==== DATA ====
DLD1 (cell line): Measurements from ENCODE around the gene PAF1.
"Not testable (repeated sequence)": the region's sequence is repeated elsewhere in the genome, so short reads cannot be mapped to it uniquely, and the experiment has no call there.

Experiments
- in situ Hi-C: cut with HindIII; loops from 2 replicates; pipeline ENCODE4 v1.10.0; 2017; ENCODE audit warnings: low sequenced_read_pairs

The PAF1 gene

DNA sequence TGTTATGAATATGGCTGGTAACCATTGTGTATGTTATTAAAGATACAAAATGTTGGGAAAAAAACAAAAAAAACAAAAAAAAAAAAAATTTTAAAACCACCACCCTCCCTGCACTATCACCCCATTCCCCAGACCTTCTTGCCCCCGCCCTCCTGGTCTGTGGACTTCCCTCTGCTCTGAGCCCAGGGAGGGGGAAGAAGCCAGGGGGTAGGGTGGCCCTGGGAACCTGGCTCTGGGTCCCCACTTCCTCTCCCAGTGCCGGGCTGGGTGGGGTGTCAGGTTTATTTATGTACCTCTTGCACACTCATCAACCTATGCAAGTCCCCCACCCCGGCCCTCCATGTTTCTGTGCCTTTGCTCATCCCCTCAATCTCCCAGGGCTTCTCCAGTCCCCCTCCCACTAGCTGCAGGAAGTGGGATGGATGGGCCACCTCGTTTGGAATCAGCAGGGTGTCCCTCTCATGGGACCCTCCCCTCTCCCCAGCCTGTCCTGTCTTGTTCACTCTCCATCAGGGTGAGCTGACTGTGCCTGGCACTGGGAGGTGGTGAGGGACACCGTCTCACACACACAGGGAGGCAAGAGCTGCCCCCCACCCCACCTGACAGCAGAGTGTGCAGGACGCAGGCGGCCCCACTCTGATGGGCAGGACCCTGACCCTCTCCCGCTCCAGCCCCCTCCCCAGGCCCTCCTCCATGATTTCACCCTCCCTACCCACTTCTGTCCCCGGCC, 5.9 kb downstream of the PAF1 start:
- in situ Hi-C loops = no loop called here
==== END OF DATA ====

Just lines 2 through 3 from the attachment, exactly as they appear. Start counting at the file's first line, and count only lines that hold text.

"Not testable (repeated sequence)": the region's sequence is repeated elsewhere in the genome, so short reads cannot be mapped to it uniquely, and the experiment has no call there.

Experiments